Scott Kelly, Portfolio Manager for the DNR Capital Australian Equities Income Portfolio & Fund provides his insights on the franking reform proposed changes and the potential impacts on income-seeking investors.


So in short, the Labor government’s seeking to make changes to Australia’s franking regime. So in terms of a brief timeline, of course we will remember Bill Shorten’s ultimately floored franking policy, which failed at the 2019 election, where Anthony Albanese appeared to have learned from his predecessor. And he pledged not to change Franking credits prior to the election in May this year. However, in September, treasury, treasury drafted a policy to stop companies from paying fully franked dividends when it was being funded by a capital raising. And, that policy is still under review. And, then in October’s federal budget, the government specifically targeted the tax treatment of off market share buybacks and selective share cancellations. And draft legislation was released last week that effectively aligns the tax treatment of off-market share buybacks with on-market share buybacks.

Well, one of the distinguishing features of Australian equities is the Franking credits regime. A Franking credit is, is generated when Australian resident companies pay income tax and distribute after tax profits through dividends. And depending on their tax situation, shareholders might get a reduction in their income taxes or a tax refund as a result of receiving the Franking credit. As such, Australia has long been a market characterised by high dividend payout ratios, which is largely driven by this Franking policy. Historically, off market buybacks have been used by Australian companies to distribute Franking credits to low tax rate shareholders. The Commonwealth Bank first used this scheme in 1997 and since then around 50 billion of cash and around 17 billion of imputation tax credits have been distributed to shareholders.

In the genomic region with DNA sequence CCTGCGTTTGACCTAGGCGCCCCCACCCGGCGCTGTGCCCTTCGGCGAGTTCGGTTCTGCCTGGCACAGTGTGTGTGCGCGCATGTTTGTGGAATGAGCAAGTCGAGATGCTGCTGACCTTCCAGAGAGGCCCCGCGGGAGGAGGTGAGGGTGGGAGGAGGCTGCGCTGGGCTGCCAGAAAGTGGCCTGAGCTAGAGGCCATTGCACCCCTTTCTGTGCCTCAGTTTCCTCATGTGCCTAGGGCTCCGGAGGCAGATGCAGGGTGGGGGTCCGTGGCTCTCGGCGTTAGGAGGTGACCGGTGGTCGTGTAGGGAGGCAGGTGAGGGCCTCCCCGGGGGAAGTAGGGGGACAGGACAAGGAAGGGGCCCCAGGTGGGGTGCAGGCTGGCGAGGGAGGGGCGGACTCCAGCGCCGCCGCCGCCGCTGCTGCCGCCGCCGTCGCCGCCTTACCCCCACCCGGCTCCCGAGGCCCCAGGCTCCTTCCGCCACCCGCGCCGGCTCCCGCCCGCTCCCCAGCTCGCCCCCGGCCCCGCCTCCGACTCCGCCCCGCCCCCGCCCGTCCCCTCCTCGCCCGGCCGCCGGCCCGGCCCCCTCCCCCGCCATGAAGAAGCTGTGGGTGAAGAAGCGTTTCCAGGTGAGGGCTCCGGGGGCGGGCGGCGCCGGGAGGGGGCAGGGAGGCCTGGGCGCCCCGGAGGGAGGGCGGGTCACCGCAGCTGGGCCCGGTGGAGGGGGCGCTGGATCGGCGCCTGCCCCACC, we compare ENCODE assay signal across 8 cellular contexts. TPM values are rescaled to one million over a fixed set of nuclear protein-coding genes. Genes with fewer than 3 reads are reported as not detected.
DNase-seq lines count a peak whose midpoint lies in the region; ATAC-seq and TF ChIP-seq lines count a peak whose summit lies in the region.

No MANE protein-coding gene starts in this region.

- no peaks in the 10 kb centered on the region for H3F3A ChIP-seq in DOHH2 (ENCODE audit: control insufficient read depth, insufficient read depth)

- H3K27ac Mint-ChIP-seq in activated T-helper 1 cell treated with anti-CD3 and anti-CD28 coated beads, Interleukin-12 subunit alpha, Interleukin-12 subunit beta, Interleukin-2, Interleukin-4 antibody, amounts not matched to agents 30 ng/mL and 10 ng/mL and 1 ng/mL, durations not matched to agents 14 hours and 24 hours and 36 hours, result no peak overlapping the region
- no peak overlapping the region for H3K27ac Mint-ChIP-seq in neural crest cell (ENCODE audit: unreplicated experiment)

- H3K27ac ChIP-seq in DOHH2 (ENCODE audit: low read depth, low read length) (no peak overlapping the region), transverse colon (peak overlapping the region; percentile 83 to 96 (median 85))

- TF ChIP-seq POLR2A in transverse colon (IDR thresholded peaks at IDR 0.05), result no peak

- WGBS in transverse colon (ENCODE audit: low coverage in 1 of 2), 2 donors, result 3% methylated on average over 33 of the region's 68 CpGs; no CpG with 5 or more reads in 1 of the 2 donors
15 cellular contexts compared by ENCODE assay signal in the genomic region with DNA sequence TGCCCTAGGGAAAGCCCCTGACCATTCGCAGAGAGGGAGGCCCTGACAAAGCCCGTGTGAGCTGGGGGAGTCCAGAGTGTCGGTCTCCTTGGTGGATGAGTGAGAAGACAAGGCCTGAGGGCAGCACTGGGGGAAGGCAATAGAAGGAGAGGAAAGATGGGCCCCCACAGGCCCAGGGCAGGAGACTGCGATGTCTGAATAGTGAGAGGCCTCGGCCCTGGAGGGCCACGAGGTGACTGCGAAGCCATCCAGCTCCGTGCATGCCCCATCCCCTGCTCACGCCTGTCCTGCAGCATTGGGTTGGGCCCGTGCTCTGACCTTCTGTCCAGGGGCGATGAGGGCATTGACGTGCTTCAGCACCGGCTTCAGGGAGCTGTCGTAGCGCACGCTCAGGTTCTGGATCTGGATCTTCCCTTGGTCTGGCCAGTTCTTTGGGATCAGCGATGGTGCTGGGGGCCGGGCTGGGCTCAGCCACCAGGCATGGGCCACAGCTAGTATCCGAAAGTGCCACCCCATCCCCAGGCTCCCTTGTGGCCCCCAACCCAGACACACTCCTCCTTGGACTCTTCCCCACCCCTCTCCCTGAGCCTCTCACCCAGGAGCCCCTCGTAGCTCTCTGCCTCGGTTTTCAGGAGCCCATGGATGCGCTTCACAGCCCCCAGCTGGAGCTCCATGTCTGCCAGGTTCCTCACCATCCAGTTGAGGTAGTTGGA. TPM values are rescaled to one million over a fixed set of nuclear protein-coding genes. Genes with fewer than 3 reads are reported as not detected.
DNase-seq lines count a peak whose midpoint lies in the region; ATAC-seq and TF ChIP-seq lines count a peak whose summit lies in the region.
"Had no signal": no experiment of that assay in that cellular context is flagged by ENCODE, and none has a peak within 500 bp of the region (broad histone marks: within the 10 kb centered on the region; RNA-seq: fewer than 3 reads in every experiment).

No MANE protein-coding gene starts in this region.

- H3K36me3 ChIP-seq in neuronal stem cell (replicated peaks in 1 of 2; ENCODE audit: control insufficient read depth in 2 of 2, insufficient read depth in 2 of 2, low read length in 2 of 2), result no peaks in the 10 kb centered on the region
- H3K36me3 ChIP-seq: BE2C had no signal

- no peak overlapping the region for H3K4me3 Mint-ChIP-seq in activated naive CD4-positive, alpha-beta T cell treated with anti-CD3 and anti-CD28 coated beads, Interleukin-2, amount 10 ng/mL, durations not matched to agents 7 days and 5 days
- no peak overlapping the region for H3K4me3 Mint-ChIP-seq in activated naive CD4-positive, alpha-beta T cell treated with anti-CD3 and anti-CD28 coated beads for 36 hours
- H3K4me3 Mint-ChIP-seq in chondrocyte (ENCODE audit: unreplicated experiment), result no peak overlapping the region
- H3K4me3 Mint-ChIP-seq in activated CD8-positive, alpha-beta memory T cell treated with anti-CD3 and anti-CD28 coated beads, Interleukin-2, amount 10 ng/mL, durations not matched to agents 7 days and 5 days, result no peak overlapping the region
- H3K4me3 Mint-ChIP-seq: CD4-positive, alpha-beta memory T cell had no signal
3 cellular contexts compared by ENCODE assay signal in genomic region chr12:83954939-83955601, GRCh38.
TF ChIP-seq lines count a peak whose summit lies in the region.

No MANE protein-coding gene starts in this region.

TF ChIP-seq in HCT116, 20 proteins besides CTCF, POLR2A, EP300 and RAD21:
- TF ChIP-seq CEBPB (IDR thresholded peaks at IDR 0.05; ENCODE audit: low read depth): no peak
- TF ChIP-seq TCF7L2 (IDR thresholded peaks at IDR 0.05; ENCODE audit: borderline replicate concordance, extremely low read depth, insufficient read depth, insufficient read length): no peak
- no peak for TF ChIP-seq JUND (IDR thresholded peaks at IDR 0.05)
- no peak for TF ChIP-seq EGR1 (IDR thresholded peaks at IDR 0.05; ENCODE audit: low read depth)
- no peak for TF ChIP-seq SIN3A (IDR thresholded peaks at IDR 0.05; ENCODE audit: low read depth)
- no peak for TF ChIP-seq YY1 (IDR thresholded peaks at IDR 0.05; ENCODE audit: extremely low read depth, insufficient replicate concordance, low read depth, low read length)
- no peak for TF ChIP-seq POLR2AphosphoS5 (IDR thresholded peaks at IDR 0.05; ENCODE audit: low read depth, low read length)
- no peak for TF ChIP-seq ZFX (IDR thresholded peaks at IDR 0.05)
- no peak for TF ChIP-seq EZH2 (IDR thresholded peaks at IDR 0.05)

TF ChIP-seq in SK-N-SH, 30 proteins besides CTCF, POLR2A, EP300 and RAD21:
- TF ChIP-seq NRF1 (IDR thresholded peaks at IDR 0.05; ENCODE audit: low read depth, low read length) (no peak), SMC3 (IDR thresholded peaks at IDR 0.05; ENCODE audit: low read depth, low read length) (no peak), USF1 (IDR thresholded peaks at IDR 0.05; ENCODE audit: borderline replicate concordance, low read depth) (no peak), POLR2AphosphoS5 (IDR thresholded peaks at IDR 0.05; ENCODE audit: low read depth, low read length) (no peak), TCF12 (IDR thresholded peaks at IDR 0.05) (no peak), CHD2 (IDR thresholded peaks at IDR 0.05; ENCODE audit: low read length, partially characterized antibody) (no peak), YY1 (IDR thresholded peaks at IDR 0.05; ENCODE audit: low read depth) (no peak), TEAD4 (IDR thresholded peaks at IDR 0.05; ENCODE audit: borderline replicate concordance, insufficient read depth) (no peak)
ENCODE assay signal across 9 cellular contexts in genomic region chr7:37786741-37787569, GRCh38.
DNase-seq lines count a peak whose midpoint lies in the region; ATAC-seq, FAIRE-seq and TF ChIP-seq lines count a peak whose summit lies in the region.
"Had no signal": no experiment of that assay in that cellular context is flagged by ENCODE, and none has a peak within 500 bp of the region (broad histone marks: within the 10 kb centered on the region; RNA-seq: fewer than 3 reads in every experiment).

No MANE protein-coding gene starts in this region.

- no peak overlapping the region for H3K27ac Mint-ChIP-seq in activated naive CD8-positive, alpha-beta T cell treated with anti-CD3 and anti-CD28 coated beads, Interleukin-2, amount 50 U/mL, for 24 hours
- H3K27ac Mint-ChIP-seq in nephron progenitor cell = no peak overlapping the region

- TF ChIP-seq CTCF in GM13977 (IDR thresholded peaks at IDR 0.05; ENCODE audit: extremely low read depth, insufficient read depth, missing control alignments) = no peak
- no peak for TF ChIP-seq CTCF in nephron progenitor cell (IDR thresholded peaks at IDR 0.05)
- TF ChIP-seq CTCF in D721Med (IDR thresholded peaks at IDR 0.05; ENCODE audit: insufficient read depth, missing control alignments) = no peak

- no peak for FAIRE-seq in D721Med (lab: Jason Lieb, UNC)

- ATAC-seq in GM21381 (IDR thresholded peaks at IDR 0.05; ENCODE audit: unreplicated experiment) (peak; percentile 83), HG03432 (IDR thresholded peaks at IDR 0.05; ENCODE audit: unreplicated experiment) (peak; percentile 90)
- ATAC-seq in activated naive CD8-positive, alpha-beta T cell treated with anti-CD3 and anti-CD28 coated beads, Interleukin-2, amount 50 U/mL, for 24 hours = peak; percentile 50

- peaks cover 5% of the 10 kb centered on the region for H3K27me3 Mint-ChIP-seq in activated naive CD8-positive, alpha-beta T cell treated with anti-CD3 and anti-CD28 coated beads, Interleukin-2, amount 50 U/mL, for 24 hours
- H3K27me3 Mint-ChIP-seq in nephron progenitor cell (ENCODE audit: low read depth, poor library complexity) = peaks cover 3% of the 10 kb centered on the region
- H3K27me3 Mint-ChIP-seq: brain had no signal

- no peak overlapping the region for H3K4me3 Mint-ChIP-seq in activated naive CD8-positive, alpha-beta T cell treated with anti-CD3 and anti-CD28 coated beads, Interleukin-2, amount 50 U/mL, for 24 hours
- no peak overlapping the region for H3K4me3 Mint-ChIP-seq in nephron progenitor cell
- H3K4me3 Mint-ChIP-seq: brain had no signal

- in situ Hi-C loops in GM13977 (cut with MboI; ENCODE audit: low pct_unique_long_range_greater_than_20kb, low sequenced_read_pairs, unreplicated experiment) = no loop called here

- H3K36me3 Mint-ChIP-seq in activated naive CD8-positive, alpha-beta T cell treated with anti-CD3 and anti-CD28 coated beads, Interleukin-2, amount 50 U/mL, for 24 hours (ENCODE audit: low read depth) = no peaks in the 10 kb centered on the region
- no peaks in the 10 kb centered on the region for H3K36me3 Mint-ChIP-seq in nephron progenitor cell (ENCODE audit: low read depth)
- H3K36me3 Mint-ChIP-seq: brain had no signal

Well, there were initial fears that Labor’s franking reform was going to be grandfathered as, as far back as 2016. However, importantly, these changes do not look like they’ll be applied retrospectively. Labor’s policies are, are designed to, to significantly reduce the appeal of undertaking an off market buyback or raising capital to fund the payment of dividends. And in short, this place is limits on the methods that companies have to pass Franking credits through to investors. Treasury estimates the changes will increase receipts by over half a billion over the next four years. And in our view those who will be impacted the most by these changes are self-funded retirees and retail investors. Those investors with low and marginal tax rates will be affected the most by these changes for companies under the proposed schemes there’s increased risk that Franking credits will become permanently trapped within companies. and there are of course, broader implications for the economy upon which Australia’s franking regime has supported many, many years and decades of investment and growth.

Certainly, the proposed changes reduce the effectiveness of Australia’s franking regime and transparency has been very poor today. And I think there are legitimate concerns that the proposed changes could be just the beginning of broader changes. Under Labor. Labor believes its proposal simply closes a loophole to align corporate tax treatment of our market and off market share buybacks and, and importantly, look, they’re pledging that the Franking credit system is, is here to stay. So if you take Labor at their word low tax paying investors will continue to be able to benefit from the Frankie regime which will continue to enhance after tax returns through fully frank dividends and fully franked special dividends. We expect Franking rich companies to review dividend payout ratios possibly increase them and potentially also pay special dividends more regularly. At DNR Capital, our investment strategy considers after tax income, and after tax returns as part of our investment process, and stock selection. So, we still expect there to be plenty of opportunities for investors to target companies delivering a sustainable and growing tax effective income over time.


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